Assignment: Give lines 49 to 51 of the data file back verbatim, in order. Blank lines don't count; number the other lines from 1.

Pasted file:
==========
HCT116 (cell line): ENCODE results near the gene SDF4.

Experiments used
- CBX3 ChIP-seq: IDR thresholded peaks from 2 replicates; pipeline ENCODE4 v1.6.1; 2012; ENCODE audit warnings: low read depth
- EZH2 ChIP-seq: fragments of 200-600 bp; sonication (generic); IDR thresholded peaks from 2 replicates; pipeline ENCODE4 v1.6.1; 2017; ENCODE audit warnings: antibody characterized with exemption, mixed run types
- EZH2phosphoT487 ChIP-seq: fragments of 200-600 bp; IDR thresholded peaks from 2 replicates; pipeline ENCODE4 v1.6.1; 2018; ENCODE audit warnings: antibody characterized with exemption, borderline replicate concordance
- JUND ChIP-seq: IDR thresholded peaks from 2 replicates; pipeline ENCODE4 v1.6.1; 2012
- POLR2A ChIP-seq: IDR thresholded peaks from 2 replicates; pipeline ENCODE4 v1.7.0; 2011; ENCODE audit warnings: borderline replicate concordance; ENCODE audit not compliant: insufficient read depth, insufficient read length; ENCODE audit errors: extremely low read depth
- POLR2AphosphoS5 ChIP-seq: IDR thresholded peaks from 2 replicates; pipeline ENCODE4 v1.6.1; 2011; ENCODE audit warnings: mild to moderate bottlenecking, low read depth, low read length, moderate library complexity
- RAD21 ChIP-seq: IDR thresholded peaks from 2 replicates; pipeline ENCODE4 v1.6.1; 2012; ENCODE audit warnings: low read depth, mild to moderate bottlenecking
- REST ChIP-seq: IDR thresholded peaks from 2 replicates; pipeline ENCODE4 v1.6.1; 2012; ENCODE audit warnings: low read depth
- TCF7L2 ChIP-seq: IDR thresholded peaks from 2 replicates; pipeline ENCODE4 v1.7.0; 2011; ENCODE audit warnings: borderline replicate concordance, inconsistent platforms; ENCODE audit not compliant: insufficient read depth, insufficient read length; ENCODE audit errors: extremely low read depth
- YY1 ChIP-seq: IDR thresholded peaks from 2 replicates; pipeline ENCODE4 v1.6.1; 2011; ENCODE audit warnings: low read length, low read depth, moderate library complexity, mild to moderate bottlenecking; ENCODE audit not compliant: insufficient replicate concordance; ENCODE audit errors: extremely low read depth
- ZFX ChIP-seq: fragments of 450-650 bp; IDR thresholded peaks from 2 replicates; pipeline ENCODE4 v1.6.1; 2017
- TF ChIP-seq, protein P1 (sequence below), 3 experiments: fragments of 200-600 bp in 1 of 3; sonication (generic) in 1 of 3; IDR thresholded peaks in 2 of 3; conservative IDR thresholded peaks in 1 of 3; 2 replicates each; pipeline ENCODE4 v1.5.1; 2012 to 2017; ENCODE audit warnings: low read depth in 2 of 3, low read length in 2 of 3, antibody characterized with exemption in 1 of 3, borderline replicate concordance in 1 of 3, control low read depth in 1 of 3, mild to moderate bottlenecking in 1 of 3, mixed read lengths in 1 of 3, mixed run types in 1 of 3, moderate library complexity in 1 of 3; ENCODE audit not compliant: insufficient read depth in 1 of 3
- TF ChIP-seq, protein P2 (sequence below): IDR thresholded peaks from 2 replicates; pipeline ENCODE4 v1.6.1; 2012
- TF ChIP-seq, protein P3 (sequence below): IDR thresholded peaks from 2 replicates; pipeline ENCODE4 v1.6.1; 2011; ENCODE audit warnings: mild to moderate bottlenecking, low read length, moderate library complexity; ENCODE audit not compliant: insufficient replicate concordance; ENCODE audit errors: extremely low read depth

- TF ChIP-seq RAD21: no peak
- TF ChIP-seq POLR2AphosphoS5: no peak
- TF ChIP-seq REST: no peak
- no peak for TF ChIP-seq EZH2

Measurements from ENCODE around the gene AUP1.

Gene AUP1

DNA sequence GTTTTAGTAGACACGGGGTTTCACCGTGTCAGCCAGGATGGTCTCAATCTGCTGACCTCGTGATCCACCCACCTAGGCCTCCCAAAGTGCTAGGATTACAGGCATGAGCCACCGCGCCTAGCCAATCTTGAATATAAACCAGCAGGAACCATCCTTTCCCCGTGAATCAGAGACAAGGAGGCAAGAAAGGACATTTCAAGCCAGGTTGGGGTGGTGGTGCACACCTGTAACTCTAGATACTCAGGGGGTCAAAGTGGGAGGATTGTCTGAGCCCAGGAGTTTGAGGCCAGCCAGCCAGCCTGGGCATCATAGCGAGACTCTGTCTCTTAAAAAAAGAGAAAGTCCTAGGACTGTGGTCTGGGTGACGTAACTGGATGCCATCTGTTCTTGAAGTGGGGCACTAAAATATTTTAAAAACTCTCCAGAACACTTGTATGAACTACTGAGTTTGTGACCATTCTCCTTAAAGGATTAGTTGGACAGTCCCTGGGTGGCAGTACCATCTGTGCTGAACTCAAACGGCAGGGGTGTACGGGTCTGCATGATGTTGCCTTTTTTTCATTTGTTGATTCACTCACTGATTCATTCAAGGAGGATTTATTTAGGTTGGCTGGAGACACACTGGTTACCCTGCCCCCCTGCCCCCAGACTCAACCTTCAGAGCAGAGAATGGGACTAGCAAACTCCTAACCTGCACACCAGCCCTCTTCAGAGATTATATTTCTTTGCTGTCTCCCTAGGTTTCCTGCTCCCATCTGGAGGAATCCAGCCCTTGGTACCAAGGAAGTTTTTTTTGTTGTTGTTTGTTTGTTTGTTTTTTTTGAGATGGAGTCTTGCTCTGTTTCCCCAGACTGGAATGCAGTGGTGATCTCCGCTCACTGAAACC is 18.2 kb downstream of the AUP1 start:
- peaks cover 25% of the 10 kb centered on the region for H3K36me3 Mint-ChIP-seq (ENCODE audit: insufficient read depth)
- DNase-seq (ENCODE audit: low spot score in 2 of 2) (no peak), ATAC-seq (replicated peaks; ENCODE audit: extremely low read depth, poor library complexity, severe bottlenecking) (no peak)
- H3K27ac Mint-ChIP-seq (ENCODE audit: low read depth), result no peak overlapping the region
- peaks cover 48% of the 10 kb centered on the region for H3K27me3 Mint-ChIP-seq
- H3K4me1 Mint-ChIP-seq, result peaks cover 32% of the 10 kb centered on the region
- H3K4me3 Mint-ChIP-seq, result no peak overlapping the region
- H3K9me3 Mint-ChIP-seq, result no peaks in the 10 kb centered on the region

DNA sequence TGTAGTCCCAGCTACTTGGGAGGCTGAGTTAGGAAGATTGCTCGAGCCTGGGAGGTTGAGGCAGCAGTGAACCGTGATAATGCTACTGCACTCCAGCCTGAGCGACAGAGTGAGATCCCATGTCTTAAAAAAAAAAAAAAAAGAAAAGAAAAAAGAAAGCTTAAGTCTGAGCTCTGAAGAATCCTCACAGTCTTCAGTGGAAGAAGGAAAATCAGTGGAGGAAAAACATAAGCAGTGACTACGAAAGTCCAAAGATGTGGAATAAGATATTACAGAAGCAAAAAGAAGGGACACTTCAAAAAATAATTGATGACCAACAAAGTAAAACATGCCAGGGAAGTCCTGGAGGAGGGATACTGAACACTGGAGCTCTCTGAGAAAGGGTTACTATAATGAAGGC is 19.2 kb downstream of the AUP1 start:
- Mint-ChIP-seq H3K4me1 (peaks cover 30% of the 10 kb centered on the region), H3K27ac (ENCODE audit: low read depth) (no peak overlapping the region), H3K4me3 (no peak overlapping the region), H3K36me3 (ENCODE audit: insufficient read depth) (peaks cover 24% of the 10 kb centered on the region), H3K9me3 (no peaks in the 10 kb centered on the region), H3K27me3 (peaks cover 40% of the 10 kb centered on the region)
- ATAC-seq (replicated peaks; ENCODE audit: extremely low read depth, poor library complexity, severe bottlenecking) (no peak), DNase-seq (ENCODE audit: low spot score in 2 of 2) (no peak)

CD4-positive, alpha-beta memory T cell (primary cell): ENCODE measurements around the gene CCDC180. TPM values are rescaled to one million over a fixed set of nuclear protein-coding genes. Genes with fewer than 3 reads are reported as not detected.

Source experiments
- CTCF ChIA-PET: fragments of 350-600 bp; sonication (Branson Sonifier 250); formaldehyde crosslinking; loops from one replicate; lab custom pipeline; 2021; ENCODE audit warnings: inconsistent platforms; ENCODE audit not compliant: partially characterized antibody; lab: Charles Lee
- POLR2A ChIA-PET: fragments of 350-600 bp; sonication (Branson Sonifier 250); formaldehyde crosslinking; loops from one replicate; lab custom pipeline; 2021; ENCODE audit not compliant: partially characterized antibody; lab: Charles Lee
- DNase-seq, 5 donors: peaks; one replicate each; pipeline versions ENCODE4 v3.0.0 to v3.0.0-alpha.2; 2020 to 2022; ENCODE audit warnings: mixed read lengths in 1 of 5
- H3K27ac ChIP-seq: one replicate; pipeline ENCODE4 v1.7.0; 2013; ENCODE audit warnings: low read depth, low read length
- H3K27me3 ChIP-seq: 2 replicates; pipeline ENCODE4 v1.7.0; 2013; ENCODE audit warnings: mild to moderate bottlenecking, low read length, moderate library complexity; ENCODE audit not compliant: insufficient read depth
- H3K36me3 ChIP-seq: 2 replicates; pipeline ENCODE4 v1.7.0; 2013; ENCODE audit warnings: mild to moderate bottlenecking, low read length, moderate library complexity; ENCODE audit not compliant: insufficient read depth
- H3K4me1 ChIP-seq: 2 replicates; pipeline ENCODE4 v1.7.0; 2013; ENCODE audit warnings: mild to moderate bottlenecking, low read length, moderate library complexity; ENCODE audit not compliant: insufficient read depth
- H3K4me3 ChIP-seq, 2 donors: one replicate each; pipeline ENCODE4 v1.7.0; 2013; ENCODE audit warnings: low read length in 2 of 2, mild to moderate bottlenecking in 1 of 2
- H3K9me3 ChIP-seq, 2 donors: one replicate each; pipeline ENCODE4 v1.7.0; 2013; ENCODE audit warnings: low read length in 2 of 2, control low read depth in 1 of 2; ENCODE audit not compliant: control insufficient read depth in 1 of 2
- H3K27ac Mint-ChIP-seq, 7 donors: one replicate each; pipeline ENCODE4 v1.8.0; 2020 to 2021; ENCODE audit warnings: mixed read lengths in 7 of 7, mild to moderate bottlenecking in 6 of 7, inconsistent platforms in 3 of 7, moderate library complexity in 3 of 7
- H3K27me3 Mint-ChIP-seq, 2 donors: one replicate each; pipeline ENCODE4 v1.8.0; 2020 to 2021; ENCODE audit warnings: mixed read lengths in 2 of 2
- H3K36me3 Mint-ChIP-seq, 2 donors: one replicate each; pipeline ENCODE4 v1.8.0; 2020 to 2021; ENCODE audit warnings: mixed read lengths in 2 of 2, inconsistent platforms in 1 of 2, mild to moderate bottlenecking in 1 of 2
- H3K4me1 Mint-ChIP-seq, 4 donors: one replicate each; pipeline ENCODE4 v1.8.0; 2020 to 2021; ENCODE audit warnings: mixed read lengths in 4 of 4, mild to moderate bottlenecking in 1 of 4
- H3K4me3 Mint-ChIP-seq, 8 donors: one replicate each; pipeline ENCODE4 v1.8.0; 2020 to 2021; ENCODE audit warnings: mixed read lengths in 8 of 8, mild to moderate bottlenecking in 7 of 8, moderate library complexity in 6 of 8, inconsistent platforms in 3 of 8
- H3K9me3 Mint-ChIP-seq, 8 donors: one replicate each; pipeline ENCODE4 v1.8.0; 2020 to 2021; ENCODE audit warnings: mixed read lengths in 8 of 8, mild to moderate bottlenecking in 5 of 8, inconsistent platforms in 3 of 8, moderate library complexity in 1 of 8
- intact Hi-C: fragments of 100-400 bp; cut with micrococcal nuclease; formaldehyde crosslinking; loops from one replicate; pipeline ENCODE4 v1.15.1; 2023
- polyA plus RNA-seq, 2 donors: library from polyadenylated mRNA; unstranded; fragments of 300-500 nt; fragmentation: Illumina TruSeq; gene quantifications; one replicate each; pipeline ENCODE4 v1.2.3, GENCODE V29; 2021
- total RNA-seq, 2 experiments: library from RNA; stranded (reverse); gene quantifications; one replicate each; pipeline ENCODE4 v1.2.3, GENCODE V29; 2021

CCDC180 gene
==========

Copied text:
- H3K4me3 Mint-ChIP-seq, 8 donors: one replicate each; pipeline ENCODE4 v1.8.0; 2020 to 2021; ENCODE audit warnings: mixed read lengths in 8 of 8, mild to moderate bottlenecking in 7 of 8, moderate library complexity in 6 of 8, inconsistent platforms in 3 of 8
- H3K9me3 Mint-ChIP-seq, 8 donors: one replicate each; pipeline ENCODE4 v1.8.0; 2020 to 2021; ENCODE audit warnings: mixed read lengths in 8 of 8, mild to moderate bottlenecking in 5 of 8, inconsistent platforms in 3 of 8, moderate library complexity in 1 of 8
- intact Hi-C: fragments of 100-400 bp; cut with micrococcal nuclease; formaldehyde crosslinking; loops from one replicate; pipeline ENCODE4 v1.15.1; 2023